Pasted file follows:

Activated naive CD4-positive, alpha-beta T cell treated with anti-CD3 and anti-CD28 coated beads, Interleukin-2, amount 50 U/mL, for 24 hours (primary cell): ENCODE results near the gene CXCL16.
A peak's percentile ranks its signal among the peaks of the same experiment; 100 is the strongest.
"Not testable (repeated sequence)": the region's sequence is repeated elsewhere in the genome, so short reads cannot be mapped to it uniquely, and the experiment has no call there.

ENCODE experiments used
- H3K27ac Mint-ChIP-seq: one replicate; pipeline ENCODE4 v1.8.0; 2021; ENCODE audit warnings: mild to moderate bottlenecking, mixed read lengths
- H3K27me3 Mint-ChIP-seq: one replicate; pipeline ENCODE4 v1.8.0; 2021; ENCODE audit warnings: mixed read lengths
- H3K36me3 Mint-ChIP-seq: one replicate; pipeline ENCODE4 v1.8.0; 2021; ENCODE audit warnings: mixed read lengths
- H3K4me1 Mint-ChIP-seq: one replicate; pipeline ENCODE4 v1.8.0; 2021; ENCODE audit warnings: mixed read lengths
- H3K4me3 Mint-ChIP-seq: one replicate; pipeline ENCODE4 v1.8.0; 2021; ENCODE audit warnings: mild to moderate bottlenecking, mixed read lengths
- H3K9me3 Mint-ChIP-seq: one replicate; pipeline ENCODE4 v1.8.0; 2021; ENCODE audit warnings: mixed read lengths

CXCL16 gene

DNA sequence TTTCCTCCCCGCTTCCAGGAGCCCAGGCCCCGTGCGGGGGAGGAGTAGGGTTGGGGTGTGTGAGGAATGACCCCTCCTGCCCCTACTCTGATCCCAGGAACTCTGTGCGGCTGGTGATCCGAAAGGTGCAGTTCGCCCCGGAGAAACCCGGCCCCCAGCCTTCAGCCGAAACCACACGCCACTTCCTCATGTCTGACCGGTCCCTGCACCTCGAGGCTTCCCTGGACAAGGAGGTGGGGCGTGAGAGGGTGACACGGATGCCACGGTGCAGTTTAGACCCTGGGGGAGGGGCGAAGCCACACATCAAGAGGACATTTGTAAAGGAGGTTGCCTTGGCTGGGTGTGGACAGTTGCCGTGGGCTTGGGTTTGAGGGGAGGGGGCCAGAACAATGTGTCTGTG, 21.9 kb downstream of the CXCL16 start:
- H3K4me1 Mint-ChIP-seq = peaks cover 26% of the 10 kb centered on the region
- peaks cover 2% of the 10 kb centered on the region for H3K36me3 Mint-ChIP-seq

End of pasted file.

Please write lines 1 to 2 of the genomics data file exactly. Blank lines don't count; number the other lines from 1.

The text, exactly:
Activated naive CD4-positive, alpha-beta T cell treated with anti-CD3 and anti-CD28 coated beads, Interleukin-2, amount 50 U/mL, for 24 hours (primary cell): ENCODE results near the gene CXCL16.
A peak's percentile ranks its signal among the peaks of the same experiment; 100 is the strongest.